“For the Love of Coffee Breaks” is a regular Wednesday feature on this blog dedicated to yesterdays – mine and maybe yours. When time moved a little slower, entertainment was found in our imagination, and socializing was done face to face. So please grab your beverage and snack of choice, slow down and enjoy.
Today it’s snowing a cold, wet snow here in Northern Michigan and that’s got me thinking about summer. But instead of dwelling on the types of summer I have nowadays where it’s over in a blink and more time was spent in the dirt of the garden than in the sand of the lake shore, I strolled down memory lane. Let me show you a day in the summer of my childhood.
Those summer days were endless, and hot. Funny though, the heat only bothered me when I was working. If I was playing, who cared if it was 95 degrees in the shade? Just give me day after day after day of hot sunshine, a good book, no school and life was good.
This particular summer Lil Sis and I were too young for jobs that paid money but old enough to stay at home alone when Mom and Dad went to work for the day. Every morning I’d get up shortly after they left and before breakfast I’d read Mom’s chore list that she left for Lil Sis and I. It would look something like this:
Hang out the clothes
Vacuum the living room
Sweep the kitchen and shake the rugs
Wash the dishes
Weed the sweet corn
Not a bad list, about an hour to an hour and a half of work depending on how weedy the corn was, but for some reason we’d make it last all day. Both of us would take our turn calling Mom at work; me to let her know that Lil Sis wasn’t doing her fair share and Lil Sis would let her know that I was being mean and bossy. Then I’d have to call Mom again to let her know that I wouldn’t have to be mean and bossy if Lil Sis would just do her share of the work. That took up quite of bit of our morning.
Being normal kids we left the worst chore for last – weeding the sweet corn. So it was afternoon and the sun was at its hottest when we’d walk out to the garden. It was a short walk but taken at the snail’s pace of dread, it took us a while. And we had to work ourselves up during the walk, “Oh it’s so hot!” “I itch all over; the bugs won’t leave me alone!” And so on.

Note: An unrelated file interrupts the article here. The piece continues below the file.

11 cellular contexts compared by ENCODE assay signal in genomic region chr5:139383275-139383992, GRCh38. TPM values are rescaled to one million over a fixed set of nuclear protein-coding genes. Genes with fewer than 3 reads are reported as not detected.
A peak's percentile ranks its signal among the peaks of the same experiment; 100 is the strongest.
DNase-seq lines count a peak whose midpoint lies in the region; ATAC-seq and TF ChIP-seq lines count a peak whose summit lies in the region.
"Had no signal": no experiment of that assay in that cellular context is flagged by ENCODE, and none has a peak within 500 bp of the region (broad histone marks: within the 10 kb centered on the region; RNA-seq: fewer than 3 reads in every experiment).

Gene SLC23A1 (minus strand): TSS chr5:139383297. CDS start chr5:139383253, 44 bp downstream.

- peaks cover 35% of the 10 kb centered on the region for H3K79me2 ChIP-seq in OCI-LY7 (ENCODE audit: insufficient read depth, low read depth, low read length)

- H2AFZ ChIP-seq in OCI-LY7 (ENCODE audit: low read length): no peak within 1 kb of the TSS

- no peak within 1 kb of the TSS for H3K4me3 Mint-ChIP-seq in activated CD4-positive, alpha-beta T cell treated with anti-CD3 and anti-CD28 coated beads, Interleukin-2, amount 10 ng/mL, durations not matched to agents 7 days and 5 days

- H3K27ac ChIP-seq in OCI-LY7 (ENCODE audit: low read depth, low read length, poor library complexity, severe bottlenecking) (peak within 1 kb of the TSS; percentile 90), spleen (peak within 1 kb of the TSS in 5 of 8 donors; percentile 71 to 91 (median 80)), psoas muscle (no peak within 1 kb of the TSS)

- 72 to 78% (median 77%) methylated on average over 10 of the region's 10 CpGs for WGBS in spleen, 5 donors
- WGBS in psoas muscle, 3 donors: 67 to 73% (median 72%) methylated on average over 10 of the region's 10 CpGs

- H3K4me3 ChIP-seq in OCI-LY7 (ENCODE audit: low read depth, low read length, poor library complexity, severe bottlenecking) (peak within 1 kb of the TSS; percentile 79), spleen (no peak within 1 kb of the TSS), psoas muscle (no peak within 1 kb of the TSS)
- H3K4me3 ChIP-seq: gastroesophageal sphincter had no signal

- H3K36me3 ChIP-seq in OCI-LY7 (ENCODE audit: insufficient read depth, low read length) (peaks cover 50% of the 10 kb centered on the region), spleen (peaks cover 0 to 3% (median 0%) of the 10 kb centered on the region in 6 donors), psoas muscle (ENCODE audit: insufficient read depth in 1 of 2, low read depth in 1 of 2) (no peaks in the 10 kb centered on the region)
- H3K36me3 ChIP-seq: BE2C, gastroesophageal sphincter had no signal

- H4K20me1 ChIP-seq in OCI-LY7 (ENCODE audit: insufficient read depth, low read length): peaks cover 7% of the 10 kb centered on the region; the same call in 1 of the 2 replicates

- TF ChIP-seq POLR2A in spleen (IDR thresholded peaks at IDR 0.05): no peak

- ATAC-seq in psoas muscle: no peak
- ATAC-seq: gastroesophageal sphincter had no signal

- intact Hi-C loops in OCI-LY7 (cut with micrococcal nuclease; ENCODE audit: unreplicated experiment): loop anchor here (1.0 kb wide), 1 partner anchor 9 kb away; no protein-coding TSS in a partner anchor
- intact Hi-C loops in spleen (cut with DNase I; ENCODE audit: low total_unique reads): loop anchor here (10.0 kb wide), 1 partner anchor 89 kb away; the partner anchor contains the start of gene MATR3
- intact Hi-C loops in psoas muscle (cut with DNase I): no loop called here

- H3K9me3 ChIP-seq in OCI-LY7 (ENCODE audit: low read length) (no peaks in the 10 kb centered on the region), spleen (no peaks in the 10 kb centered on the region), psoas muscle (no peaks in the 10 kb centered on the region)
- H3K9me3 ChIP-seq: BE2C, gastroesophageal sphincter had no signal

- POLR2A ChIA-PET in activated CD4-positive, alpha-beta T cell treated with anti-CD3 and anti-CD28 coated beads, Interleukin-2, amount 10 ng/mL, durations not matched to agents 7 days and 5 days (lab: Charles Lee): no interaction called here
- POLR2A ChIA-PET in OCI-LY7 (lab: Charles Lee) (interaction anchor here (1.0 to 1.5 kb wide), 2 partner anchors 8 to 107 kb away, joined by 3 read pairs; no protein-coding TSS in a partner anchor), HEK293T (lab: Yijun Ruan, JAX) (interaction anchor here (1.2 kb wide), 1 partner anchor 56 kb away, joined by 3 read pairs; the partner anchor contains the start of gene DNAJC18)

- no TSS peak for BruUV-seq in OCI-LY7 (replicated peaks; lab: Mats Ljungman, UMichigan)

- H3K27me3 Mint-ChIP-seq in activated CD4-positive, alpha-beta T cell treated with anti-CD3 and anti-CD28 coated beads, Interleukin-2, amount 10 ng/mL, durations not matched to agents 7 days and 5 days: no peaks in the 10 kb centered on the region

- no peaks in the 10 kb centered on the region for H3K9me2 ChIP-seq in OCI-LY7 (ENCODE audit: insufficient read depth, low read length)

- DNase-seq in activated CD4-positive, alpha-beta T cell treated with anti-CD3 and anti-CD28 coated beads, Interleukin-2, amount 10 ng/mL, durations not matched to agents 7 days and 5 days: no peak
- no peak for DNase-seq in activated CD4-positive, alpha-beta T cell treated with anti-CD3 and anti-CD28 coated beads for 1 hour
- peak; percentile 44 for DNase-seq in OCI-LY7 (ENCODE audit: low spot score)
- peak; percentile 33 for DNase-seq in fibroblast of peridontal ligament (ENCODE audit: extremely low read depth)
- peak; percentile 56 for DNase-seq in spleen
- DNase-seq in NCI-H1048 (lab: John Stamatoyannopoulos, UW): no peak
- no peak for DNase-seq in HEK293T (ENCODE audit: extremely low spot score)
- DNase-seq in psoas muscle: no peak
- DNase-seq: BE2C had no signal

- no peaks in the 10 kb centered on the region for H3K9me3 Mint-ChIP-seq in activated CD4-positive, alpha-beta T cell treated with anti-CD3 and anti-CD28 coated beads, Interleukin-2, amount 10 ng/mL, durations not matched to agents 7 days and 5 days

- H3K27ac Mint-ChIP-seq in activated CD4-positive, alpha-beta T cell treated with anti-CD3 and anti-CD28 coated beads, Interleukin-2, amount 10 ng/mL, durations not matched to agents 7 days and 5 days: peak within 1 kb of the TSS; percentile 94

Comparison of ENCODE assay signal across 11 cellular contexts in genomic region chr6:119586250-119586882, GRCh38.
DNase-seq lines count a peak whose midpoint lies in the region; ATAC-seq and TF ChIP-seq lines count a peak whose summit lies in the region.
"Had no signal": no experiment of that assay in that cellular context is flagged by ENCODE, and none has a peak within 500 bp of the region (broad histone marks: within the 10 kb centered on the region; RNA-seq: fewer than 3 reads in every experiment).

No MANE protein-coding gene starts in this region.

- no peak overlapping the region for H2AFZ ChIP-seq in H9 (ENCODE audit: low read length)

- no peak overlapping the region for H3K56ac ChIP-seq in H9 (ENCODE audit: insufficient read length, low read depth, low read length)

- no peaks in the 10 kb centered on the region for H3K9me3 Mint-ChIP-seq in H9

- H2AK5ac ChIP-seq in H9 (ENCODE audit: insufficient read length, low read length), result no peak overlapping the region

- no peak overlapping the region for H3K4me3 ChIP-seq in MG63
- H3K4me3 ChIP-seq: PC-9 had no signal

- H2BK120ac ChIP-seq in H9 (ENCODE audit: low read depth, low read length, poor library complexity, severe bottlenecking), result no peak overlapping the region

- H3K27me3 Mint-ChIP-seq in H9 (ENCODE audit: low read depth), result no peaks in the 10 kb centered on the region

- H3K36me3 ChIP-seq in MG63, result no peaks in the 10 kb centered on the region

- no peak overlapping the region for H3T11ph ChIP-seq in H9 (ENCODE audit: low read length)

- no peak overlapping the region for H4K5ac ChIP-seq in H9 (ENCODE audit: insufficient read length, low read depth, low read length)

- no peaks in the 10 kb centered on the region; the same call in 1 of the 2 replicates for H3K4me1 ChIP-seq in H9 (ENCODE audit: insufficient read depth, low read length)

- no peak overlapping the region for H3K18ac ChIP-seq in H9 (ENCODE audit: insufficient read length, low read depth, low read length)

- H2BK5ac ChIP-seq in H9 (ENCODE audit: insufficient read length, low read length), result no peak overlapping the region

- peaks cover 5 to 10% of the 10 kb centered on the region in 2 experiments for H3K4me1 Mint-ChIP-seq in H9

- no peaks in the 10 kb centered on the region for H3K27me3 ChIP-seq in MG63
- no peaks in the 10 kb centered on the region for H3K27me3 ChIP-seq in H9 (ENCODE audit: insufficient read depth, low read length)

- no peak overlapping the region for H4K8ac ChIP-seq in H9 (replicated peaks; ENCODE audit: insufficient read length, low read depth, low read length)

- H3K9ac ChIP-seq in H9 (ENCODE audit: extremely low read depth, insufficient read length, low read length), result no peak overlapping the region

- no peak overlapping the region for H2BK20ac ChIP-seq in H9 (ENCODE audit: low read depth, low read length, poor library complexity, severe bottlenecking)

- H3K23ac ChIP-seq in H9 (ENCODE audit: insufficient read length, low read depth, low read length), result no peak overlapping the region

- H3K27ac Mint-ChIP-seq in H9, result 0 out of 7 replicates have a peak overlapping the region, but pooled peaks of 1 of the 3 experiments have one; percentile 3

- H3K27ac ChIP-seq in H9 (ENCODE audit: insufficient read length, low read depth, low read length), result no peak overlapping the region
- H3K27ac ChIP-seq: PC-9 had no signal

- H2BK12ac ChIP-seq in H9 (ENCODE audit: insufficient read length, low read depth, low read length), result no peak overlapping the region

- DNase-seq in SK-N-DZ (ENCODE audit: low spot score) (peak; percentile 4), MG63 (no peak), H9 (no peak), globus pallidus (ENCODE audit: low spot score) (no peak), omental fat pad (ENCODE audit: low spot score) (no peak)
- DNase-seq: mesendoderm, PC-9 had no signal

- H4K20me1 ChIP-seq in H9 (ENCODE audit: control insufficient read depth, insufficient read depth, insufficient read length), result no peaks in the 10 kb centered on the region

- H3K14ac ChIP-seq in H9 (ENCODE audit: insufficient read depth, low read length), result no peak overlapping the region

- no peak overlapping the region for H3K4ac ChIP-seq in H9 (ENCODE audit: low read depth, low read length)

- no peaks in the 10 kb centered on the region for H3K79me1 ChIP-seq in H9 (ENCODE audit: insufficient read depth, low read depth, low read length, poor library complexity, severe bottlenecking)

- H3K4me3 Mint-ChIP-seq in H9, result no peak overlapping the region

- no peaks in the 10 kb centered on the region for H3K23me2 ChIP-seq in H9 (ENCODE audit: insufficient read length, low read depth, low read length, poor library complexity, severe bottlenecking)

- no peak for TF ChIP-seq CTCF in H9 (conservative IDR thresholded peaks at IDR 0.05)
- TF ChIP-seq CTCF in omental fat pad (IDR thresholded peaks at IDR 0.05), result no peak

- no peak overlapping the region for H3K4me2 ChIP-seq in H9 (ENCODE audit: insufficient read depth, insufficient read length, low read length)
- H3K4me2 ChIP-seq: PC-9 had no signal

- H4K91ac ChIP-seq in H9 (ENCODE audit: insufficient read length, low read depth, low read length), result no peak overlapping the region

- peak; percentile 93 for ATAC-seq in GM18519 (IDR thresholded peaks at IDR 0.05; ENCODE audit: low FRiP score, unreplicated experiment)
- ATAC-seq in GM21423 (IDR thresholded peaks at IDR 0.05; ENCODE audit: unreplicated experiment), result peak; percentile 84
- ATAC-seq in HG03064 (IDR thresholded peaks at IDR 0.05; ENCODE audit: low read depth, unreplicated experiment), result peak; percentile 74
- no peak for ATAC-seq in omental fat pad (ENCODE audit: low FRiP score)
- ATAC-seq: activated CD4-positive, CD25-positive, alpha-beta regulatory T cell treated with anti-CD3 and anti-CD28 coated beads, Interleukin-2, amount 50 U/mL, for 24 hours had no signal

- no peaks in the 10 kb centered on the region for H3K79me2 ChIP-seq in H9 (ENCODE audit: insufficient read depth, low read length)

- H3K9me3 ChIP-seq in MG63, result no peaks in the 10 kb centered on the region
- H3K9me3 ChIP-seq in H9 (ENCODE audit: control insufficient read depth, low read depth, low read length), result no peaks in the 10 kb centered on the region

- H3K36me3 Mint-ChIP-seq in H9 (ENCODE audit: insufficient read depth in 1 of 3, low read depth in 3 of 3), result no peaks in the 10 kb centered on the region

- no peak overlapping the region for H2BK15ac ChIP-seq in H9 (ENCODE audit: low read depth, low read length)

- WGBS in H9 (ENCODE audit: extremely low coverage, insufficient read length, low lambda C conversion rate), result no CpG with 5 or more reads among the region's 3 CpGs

|No, these aren't our rows of sweet corn.|
It just felt like ours were this long.
We usually had 10 to 12 rows of sweet corn, so Lil Sis and I would split the number of rows and start. We’d tug and tug at weeds that seemed embedded in concrete. We’d fight off spiders and run from bees. We’d talk a little, fight a lot, and complain in between. Just when I’d think that I couldn’t take another sweaty minute in the hot sun I’d realize that I only had one more row to go. One more?! Lil Sis and I would speed weed to the end. Once we were done we found our energy again and raced to the house. Quickly washing our grubby hands and calling Mom for probably the 11th time that day with the news. “Mom! We’re done! Can we have a popsicle now?” Popsicles, those frozen fake juices on a stick were exactly what two little red-faced girls craved. Mom would give her consent and we were off to fight over who got the last cherry or grape flavor. Orange and lime were for losers.
We’d sit on the couch sucking on our popsicles, our lips and fingers turning color to match the melting ice. Our sweaty bodies would relax and our day would take on a carefree air. We could do anything. I usually chose to spend my time reading a Trixie Belden mystery, wishing and dreaming that something slightly mysterious would happen on Youker Road. Just once. To this day I have no idea how Lil Sis spent her free time. I’m sure it was doing something dumb anyway.